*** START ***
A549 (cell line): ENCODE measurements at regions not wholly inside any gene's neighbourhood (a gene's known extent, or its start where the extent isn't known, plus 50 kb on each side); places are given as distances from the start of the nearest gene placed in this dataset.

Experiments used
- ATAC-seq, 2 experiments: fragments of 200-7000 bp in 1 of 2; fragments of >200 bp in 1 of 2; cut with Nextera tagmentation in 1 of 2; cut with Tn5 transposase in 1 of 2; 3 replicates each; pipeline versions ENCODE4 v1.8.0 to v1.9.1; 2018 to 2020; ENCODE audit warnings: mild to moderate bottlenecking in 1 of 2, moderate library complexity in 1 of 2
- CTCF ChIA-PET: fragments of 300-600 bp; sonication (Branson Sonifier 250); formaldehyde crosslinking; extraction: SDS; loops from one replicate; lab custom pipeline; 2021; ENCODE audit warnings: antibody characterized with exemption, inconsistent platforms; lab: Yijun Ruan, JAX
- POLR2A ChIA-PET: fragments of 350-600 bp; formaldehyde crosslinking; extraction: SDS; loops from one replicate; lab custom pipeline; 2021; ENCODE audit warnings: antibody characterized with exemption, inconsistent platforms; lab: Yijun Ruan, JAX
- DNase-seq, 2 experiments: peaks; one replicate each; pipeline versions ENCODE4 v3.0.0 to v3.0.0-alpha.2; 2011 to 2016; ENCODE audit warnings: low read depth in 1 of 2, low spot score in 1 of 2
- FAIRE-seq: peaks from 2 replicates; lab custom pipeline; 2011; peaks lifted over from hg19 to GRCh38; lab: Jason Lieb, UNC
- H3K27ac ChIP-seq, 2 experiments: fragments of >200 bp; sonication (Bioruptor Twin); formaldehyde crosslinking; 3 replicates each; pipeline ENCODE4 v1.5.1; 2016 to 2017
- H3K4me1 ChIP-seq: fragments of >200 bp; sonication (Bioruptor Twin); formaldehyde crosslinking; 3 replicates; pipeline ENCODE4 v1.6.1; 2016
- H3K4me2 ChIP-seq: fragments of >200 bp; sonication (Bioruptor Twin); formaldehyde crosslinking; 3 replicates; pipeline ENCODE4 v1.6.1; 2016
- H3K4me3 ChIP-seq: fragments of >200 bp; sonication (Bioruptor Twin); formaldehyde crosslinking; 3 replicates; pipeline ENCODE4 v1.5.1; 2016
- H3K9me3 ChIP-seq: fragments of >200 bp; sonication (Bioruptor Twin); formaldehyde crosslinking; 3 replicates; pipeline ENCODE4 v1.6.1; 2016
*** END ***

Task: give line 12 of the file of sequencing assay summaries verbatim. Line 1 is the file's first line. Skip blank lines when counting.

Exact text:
- H3K9me3 ChIP-seq: fragments of >200 bp; sonication (Bioruptor Twin); formaldehyde crosslinking; 3 replicates; pipeline ENCODE4 v1.6.1; 2016